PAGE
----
Theresa May has been re-elected but she has lost her parliamentary majority. Even with a ‘confidence and supply’ agreement with the pro-remain Democratic Unionist Party (DUP), political risk in UK is raised and it is unclear whether May, or the DUP agreement, will survive the Brexit process. It is a far cry from the strengthened negotiation position that May was seeking in the Brexit negotiations, which started on 19 June. There will be an estimated 100 days of face-to-face negotiation that will determine the terms of our Brexit.
Speculation continues as to whether the UK will be able to use the third country regime embodied in Mifid I and II (for professional clients and eligible counterparties) and AIFMD, but absent from Ucits. The other, hopeful, option is to gain acceptance that UK has regulatory equivalence. Of course, the challenge there is that equivalence is granted by the European Commission but can be revoked at any time. While these options would have a minimal cost impact on UK firms, delivery risk of both is high. A ‘soft’ Brexit is potentially now more likely, but it remains incredibly difficult to predict any outcomes with confidence. Prudent firms will continue to plan for a ‘hard’ Brexit, and pull back if the opportunity presents itself.
As with all significant business and regulatory changes, the Prudential Regulatory Authority (PRA) and the Financial Conduct Authority (FCA) are taking a close interest in how firms are planning and responding to Brexit. The Bank of England wrote to banks and other large financial services firms in April 2017 giving them a deadline of 14 July 2017 to set out their plans. We understand that the FCA has followed up in a similar vein, writing to several of the largest asset management companies requesting detailed information about their contingency plans for a hard Brexit, including:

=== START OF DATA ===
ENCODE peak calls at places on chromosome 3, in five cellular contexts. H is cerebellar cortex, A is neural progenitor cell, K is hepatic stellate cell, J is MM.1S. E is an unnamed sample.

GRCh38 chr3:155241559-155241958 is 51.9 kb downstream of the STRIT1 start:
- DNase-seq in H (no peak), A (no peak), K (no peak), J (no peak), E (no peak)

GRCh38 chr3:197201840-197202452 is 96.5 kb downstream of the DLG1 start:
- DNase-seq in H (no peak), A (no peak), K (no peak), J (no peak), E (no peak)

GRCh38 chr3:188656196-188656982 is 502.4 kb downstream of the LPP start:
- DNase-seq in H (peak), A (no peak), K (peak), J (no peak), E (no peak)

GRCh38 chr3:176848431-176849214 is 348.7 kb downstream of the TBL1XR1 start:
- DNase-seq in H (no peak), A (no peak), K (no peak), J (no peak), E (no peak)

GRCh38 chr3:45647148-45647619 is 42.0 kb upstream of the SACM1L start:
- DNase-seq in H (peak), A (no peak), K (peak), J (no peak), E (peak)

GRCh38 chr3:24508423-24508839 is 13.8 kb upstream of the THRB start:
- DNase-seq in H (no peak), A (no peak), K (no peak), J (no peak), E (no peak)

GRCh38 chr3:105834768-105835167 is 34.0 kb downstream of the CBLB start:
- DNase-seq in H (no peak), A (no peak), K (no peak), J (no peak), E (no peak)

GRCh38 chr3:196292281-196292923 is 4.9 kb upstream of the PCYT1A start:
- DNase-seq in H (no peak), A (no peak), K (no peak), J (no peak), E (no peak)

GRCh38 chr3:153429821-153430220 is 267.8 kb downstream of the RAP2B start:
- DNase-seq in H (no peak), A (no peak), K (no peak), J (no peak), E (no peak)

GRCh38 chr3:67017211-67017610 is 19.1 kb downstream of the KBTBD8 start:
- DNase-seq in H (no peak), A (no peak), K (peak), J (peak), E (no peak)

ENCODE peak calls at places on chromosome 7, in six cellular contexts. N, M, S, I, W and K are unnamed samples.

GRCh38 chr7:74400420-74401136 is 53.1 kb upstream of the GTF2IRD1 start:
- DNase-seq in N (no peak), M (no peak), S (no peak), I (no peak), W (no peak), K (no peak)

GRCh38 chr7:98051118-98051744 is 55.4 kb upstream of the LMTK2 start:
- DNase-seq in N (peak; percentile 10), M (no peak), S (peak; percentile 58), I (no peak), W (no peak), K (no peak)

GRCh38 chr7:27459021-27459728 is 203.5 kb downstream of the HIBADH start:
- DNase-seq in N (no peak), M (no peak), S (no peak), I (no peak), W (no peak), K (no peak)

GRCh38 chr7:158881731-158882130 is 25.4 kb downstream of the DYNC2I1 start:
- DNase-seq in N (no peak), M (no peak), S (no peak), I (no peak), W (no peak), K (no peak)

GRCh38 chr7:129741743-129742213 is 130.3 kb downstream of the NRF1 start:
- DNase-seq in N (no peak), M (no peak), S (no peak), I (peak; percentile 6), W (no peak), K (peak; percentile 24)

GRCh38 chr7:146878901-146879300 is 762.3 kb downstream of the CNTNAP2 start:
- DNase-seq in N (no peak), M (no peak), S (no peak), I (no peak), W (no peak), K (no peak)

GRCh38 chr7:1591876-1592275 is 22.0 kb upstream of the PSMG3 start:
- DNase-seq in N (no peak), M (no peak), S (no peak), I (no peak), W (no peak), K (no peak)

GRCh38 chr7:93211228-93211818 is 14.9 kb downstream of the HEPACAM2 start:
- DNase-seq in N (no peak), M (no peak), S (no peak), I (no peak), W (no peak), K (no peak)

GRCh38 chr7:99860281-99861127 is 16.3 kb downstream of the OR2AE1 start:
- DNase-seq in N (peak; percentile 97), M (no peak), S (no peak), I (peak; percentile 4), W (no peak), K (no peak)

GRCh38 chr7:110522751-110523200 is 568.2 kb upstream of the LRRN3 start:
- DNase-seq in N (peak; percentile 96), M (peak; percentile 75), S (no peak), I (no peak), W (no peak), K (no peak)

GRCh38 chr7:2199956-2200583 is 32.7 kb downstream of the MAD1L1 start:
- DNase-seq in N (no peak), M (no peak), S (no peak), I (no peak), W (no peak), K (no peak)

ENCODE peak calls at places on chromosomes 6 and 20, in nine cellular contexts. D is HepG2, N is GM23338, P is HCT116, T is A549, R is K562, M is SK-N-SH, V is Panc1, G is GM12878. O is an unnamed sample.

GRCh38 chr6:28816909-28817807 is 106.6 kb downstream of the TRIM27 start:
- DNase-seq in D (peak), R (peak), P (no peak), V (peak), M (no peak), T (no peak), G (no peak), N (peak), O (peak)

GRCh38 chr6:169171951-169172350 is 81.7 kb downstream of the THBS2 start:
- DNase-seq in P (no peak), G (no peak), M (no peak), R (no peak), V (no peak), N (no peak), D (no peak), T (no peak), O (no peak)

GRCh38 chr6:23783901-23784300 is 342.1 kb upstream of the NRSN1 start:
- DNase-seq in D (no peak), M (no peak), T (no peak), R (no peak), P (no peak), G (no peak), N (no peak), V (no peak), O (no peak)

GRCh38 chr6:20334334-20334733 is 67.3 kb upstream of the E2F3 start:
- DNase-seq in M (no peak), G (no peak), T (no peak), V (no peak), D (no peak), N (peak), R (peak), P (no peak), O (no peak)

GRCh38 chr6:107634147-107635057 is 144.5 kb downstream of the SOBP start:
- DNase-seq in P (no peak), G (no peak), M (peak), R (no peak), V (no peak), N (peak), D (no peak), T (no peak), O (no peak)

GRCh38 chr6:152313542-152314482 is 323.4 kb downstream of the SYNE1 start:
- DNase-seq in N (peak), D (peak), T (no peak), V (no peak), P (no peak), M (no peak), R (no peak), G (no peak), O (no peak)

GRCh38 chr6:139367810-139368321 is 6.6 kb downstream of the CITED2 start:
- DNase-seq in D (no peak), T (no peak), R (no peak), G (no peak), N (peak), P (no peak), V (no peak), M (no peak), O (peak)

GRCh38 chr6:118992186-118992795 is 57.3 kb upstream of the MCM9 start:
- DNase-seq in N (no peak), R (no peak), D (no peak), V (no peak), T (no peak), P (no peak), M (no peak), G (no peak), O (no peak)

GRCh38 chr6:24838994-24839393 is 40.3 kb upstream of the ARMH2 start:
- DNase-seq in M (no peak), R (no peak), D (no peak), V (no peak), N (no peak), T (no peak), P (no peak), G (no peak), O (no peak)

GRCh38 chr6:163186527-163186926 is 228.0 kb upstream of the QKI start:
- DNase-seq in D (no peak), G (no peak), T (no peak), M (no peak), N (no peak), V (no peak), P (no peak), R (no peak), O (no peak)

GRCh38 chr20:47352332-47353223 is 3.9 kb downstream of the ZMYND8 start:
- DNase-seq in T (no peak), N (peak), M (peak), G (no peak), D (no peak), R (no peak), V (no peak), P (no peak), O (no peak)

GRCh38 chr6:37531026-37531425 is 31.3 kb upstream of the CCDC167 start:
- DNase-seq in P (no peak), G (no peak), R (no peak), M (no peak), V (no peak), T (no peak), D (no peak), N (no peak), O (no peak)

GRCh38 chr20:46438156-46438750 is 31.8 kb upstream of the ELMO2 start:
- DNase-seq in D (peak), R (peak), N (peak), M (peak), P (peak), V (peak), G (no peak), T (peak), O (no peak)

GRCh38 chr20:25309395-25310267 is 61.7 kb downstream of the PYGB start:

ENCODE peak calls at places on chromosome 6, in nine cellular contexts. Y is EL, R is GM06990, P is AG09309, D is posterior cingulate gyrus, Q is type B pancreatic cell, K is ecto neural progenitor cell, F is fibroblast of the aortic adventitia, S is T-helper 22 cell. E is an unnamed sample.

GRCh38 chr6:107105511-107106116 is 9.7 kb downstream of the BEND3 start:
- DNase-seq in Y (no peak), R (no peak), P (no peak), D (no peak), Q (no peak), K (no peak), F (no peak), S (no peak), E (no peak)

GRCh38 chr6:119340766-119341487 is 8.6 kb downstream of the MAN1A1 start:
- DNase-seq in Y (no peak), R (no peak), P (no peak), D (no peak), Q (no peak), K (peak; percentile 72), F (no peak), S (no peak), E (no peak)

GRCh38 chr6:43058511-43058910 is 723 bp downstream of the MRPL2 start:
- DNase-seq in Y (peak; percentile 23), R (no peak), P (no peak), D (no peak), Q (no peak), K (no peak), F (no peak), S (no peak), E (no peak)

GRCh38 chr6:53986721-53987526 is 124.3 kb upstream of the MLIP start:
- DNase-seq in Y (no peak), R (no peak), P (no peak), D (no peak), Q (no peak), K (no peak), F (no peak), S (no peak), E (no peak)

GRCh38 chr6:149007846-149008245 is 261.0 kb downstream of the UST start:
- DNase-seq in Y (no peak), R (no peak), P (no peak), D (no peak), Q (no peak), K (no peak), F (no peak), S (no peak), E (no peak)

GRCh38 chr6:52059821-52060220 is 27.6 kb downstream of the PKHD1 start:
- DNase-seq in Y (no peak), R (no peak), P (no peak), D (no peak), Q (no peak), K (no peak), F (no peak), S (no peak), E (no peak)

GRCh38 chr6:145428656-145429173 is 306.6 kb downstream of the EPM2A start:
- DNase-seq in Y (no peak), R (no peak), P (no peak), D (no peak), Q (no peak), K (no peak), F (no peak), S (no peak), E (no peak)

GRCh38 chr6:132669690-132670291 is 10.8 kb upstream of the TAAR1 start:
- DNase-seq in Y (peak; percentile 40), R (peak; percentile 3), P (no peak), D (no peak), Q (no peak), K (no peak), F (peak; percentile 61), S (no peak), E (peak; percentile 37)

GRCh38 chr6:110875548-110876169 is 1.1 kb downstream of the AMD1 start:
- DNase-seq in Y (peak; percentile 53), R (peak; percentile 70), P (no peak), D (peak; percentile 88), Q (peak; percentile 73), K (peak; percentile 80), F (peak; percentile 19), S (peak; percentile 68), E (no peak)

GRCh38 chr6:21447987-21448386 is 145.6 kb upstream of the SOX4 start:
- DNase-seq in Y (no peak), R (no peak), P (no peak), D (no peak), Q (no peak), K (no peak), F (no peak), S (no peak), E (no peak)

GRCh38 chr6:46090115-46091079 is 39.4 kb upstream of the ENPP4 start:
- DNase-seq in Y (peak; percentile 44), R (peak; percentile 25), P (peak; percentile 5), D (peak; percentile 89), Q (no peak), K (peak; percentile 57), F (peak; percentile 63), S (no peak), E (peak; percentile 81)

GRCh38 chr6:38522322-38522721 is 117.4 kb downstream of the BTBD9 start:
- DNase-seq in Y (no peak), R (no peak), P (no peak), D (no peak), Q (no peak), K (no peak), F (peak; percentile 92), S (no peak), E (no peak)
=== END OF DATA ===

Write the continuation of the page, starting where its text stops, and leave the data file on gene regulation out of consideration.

- Plans to relocate UK roles or operations to another EU27 country;
- Whether they have applied or will need to apply for new licences from EU27 regulators;
- The impact on their regulatory capital base; and
- The impact on IT systems and data.
We anticipate that the FCA will widen its information gathering to other firms, in order to manage the supervision risks. They will expect all firms to have a Brexit contingency plan.
On the face of it, UK firms have a gigantic task: the UK has 47,269 Mifid outward services passports to the EU27 countries, while the EU27 countries have 990 Mifid outward services passports to the UK. Currently UK portfolio management firms have assets under management of about $8.9trn, of which approximately 17.5% comes from the EU27.
A hard Brexit is likely to reduce cross border services, which will affect the level of choice for consumers and also price competition. There will be winners and losers, with the winners expected to be Frankfurt, Dublin, New York, Paris, Luxembourg and emerging territories like Malta all growing at London’s expense.
In a poll of investment managers earlier this month, two-thirds said that their biggest concern was continued access to EU27 customers or investments. On a ‘hard’ Brexit, the distribution choices seem to be:
- Stay away from the EU27 countries;
- Continue to engage with EU27 investors using third country exemptions (in a similar way businesses based in the USA do today); or
- Establish or rent a presence in the EU27.
Many of the larger asset managers are working on establishing a subsidiary within one of the EU27 member states and restructuring their business appropriately (or bolstering the presence they already have) to carry out their own management company activities or to distribute funds and services from a EU27 location. Others are looking to hire an independent EU27 management company for their existing EU27 funds or are planning to raise EU27 domiciled funds for the first time. For distribution purposes, some firms are exploring hosting solution, becoming a tied agent of a EU27 Mifid firm. Others may choose to hire third party distributors and focus their internal resources in the UK or other accessible markets.